The normally quiet rural surrounds of Heatherlee East Road just north of Levin were filled with noise from all manner of machinery big and small on the weekend during the Horowhenua Vintage Machinery Club's Harvest Weekend, held in Levin every four years.
It brought out more than just Horowhenua's machinery enthusiasts. Tinkerers from Taranaki, Tauranga, and the wider Manawatū had come down to share their passion and show off their labours of love to others.
Stephen Prouse had brought his 1919 Jelbart along, and it was used to drive a stationary hay baler. Local businessmen Michael Hill brought some of his machinery along, including a bulldozer, while Dave Sayles showed off one of his classic cars.
Murray Doreen put a 1926 Chrusler roadster on display and Brian Wilton was on duty as first aider along with his replica of the 1930s ambulance used at Palmerston North Hospital.
The two steam traction engines running around a neighbouring paddock and the stone crushing machine attracted a lot of attention from visitors to the show, as did the team of Clydesdales towing a plough.
Geoff Fallaize from the Horowhenua Vintage Machinery Club had had a bit of fun with a machine he obtained through connections in the Wairarapa some years ago. It came with a rotating yellow sign that said "This machine has no brains. Use your own".
He used the machine to produce various liquids, including something that looked like beer.
"It is not - it is just a bit of fun," he said. The machine dates from 1905 and was used to drive workshop equipment.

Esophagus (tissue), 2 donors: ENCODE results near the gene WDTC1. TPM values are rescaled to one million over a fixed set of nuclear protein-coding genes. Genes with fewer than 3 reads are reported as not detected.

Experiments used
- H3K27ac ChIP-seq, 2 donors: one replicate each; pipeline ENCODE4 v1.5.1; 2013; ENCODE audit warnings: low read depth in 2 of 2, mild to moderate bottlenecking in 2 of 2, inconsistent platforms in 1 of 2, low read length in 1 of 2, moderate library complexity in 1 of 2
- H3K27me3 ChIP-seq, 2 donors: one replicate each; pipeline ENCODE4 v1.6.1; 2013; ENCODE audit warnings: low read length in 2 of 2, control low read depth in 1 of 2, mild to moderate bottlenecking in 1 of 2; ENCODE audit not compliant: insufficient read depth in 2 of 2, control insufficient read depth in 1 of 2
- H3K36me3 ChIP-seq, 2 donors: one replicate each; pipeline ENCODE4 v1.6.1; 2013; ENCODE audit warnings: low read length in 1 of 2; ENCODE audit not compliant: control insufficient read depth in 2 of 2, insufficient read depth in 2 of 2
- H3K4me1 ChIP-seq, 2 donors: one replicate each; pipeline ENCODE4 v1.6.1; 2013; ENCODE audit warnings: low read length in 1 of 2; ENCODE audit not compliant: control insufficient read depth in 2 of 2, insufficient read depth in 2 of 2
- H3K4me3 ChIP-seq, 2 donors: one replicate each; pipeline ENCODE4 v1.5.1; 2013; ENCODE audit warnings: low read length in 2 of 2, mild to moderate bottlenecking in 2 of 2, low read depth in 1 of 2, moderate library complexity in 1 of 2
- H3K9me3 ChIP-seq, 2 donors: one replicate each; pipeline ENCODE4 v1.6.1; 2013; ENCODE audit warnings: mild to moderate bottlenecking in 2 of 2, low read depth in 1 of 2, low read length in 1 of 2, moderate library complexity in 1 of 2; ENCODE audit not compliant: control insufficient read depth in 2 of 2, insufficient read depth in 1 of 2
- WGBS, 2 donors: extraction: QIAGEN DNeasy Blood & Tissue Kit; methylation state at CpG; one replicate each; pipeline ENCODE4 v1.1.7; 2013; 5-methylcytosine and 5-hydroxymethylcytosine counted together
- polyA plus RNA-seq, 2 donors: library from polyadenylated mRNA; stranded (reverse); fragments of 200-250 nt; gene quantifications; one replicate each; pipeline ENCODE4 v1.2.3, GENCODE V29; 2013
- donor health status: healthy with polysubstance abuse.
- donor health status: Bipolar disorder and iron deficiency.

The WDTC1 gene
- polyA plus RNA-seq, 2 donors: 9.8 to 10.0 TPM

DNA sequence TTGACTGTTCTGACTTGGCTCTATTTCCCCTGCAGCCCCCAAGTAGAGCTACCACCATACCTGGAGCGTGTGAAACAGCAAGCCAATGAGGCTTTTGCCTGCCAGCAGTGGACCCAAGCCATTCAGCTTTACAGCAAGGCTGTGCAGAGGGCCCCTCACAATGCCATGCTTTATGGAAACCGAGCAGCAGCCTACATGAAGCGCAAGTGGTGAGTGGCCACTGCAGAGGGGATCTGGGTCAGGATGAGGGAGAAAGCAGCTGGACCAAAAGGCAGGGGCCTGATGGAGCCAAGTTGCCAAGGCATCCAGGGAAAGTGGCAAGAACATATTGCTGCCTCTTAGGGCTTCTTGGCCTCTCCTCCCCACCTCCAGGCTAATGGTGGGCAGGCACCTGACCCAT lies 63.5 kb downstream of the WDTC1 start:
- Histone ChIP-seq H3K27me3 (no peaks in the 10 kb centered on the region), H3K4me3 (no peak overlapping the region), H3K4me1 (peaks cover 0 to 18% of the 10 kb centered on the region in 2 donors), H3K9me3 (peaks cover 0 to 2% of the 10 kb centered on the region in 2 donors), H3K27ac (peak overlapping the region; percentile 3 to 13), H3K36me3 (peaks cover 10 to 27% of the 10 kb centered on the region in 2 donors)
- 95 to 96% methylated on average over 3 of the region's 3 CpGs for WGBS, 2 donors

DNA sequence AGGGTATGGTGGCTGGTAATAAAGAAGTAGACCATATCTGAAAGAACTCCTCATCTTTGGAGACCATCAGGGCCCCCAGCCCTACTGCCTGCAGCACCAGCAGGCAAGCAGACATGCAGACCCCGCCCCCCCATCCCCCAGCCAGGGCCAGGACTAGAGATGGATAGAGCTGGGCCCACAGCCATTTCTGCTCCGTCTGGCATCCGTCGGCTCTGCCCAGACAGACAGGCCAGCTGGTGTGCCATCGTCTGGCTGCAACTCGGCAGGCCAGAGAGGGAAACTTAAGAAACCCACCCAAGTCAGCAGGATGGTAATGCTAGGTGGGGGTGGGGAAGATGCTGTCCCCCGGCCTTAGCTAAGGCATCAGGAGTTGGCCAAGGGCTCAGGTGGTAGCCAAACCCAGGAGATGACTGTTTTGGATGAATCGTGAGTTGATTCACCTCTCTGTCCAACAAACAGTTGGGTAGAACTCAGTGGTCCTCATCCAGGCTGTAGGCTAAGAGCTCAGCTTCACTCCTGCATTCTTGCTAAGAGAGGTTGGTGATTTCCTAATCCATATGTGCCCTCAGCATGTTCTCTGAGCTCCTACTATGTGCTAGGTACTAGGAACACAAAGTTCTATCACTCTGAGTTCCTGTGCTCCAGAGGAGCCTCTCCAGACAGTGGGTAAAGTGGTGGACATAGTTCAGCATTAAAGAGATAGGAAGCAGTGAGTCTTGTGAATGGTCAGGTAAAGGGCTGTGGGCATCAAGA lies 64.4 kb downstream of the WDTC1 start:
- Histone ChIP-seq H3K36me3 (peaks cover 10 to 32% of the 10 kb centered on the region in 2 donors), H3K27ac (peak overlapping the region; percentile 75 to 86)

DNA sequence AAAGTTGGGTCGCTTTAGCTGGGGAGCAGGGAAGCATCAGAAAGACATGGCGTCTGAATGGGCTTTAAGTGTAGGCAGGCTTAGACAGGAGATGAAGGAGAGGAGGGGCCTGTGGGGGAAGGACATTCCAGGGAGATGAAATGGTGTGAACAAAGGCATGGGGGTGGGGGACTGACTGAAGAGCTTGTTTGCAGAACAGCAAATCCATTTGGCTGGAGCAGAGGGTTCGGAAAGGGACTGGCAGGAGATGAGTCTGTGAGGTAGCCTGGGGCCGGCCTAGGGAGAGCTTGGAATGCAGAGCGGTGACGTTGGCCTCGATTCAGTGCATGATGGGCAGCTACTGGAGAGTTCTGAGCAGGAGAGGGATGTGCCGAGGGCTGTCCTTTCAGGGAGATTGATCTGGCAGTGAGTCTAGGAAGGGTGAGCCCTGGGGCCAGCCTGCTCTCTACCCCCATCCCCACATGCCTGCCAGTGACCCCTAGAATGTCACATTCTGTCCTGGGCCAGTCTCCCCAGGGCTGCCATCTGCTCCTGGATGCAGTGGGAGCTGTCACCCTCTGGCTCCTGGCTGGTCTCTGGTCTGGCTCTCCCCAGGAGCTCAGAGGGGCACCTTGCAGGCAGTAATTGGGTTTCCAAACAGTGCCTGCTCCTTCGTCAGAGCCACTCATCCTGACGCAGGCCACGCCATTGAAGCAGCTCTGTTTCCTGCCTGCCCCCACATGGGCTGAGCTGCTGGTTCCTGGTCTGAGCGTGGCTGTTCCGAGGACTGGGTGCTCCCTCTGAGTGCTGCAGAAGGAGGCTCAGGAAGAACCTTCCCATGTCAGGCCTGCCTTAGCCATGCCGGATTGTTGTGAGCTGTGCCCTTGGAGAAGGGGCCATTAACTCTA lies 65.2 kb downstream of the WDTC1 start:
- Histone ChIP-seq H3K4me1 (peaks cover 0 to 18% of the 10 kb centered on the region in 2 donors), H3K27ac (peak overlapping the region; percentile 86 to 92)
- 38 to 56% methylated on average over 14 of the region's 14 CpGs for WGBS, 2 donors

Like so many old machines it had been surpassed by later technology and was found languishing in the back of a shed somewhere. This one was rescued in 2009.
"It look me four years to restore. It has a 34-litre capacity and a single cylinder."
After a life time working as an A Grade mechanic Fallaize said he could fix anything.
"If necessary you make missing parts yourself." This machine had its ignition and its cooling system (among other things) missing when he found it.
Brian Wilton built his 1930s lookalike ambulance from a chassis. That was all he had, and a photo of the original 1930 ambulance that was based at Palmerston North Hospital and which the staff there paid for themselves.
"Doctors and nurses had money deducted each week from their pay to finance the ambulance, according to a newspaper article written at the time," he said.
"I have an original motor which is being repaired. When that's back the ambulance will be roadworthy." At the moment he uses a Holden engine to drive the vehicle on and off a trailer he uses to transport his ambulance from event to event.
"It took me seven years to build this. The engine took three years to fix."
Wilton is often on duty at events like the Harvest Weekend and treats people's minor injuries on the spot and if necessary can ring St John for back-up, as he cannot leave the event to take people to a doctor or the hospital.
"I do not lend out my gear. If they want first aid kits or a defibrillator, I come along with it."
He said he had worked for St John for 20 years and also worked for IC Marks, a Levin funeral home. All the effort put into building his vintage ambulance has not put him off in the slightest. He'd like to have another go.
"I'd love to build a hearse one day."